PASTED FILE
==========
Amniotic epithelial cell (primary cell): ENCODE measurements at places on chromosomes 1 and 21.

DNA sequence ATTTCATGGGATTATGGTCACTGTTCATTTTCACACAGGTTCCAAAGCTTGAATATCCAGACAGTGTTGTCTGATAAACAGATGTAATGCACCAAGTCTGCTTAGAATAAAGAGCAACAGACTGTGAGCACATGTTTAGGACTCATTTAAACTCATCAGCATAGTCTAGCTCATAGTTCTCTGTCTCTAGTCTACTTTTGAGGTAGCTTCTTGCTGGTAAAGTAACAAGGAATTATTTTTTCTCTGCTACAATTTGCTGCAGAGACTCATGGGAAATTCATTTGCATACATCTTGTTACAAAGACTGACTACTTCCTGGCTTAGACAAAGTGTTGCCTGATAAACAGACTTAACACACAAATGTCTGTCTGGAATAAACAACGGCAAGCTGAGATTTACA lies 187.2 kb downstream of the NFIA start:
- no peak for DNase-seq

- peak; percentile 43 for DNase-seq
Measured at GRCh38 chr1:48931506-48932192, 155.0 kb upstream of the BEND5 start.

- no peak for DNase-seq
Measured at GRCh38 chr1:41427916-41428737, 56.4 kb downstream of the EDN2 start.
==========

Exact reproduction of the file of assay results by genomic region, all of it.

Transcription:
Amniotic epithelial cell (primary cell): ENCODE measurements at places on chromosomes 1 and 21.

DNA sequence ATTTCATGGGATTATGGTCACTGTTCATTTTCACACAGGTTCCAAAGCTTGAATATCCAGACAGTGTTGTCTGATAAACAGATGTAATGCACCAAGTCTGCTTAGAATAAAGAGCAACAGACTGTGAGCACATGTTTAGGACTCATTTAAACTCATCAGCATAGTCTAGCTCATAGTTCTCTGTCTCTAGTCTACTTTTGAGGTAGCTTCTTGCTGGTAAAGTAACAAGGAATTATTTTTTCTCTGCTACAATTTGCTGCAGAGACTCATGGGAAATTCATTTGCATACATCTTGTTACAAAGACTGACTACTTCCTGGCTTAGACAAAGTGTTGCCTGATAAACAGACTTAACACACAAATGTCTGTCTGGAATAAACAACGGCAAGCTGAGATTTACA lies 187.2 kb downstream of the NFIA start:
- no peak for DNase-seq

- peak; percentile 43 for DNase-seq
Measured at GRCh38 chr1:48931506-48932192, 155.0 kb upstream of the BEND5 start.

- no peak for DNase-seq
Measured at GRCh38 chr1:41427916-41428737, 56.4 kb downstream of the EDN2 start.